Medtronic Strengthens Hand in Ablation Market with CryoCath Acquisition
Competitors in the cardiac rhythm management space are drawing new battlelines in the area of atrial ablation. Medtronic's acquisition of CryoCath pits it against historical rivals St. Jude and Boston Scientific.
You may also be interested in...
Endosense is beginning to establish itself in the tough market of atrial fibrillation with a catheter that stresses an attribute that no one has featured yet: force sensing in delivering energy. Proving the clinical value of force-sensing will be difficult enough, but Endosense faced an even greater challenge in 2009 when its long-time backer, 3i, decided it wanted to exit device venture investing and divest its stake in the company.
A selection of our best blog posts from February for stories not covered elsewhere in the magazine includes: Friends in High Places: The White House appears to appreciate the need for innovation and, Medtronic's $1.03 billion buying spree is only the beginning in percutaneous heart valves.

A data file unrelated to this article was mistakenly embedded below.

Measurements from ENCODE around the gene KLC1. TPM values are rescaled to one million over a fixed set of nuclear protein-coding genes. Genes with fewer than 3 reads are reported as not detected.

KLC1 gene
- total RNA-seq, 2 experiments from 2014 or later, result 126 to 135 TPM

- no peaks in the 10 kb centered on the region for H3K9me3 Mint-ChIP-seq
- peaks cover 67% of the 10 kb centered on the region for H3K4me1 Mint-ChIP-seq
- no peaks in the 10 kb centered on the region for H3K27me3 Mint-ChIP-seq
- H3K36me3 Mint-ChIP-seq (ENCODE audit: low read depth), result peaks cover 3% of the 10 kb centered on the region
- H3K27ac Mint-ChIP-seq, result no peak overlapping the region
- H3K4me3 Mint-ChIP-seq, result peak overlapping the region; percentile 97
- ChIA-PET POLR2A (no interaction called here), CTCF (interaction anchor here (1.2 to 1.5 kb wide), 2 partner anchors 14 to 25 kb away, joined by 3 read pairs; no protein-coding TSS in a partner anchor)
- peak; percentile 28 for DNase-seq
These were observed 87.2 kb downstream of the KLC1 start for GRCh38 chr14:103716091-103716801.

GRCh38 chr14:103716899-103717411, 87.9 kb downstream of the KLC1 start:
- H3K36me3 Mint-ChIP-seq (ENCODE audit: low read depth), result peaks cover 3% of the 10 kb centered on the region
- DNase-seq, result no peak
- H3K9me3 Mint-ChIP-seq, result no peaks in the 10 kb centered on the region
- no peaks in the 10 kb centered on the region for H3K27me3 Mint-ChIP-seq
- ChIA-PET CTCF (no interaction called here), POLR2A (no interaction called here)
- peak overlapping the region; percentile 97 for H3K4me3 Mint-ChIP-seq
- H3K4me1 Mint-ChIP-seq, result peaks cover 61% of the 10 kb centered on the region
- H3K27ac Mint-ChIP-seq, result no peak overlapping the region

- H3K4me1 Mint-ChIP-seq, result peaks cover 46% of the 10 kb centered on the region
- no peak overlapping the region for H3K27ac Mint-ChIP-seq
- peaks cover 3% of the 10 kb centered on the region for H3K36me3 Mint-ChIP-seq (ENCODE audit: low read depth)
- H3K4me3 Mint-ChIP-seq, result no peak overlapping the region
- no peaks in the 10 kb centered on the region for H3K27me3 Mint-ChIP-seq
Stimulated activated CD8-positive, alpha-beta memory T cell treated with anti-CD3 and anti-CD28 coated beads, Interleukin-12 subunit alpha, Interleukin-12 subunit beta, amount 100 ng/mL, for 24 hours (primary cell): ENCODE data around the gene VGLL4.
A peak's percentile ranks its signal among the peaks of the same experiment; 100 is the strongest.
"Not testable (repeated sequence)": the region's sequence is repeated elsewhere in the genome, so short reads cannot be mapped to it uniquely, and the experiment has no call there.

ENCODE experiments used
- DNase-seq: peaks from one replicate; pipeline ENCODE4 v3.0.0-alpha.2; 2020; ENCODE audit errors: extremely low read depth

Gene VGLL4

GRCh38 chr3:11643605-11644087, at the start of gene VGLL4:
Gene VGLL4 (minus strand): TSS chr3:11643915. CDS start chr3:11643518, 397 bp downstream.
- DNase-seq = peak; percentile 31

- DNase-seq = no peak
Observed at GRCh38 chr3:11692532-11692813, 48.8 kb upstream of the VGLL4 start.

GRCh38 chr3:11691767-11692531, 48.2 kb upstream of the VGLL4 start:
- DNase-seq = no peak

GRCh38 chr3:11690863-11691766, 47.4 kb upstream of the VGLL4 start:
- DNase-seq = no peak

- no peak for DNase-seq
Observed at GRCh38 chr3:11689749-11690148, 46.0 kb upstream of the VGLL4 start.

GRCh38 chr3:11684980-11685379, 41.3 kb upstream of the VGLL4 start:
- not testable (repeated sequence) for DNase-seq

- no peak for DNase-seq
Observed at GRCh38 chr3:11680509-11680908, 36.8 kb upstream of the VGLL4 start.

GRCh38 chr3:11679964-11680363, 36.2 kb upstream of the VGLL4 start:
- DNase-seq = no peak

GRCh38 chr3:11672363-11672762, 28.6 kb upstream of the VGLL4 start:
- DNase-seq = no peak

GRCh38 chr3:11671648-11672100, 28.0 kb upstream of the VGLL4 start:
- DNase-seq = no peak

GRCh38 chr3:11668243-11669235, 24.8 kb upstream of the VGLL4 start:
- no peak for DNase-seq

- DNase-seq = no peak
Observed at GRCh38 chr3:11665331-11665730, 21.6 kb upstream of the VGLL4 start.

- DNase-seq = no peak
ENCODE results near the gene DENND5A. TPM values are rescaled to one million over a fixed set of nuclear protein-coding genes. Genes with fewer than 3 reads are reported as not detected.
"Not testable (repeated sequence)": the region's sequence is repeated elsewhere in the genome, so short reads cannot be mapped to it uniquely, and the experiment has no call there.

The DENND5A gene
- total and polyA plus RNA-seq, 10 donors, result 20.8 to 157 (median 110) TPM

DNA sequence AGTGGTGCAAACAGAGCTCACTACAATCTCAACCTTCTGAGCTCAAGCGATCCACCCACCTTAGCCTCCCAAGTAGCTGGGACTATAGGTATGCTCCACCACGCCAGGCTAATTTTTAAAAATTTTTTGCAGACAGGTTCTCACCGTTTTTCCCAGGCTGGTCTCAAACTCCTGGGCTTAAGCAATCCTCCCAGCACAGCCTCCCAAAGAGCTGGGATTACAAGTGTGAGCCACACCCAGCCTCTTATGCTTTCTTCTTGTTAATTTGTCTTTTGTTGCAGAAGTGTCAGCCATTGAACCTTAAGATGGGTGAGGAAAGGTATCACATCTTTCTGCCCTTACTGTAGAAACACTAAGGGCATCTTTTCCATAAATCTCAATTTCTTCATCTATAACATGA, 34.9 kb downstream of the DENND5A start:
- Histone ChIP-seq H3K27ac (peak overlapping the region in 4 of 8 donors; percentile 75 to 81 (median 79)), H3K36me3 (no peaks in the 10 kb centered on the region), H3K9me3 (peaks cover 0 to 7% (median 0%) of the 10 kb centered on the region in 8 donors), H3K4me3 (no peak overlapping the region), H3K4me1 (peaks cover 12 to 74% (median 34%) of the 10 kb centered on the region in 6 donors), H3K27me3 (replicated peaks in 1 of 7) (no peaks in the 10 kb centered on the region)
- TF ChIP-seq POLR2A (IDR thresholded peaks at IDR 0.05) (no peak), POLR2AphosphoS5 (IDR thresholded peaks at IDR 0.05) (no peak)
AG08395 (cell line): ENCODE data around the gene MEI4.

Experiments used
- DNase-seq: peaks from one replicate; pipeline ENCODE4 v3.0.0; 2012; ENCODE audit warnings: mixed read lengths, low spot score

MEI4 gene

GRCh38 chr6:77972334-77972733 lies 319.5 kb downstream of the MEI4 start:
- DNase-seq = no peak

As 2008 draws to a close, In Vivo takes stock of the major events affecting the medical device industry in 2008. Two stories continue to unfold; how the new Obama administration will control national health spending, and the financial crisis that hit the US and global economies. The latter is already taking its toll on medtech. Financial markets crashed, and so did public device companies. M&A dwindled as the year went on, with some notable--and surprising--exceptions, and the downturn is driving VCs to invest either extremely early or late. In other stories: the Department of Justice continued probing into physician conflict of interest matters, this time focusing on the influential Cardiovascular Research Foundation. Also from Washington, the 510(k) process is under review, and 2009 may see changes that make the process of demonstrating safety and effectiveness more costly for device companies. CMS instituted payment reforms affecting hospitals, although this may be good news for medtech companies offering products to help curb hospital-acquired infections and medical errors. The news was good in diabetes--for devices, not pharmaceuticals--with positive outcomes from a major trial on continuous glucose monitoring and two new markets opening up in diabetes for device manufacturers. The regulatory agency delivered some positive news to companies in cardiac rhythm management and neurostimulation too. And second generation drug-eluting stents found a market more receptive than it was a year ago.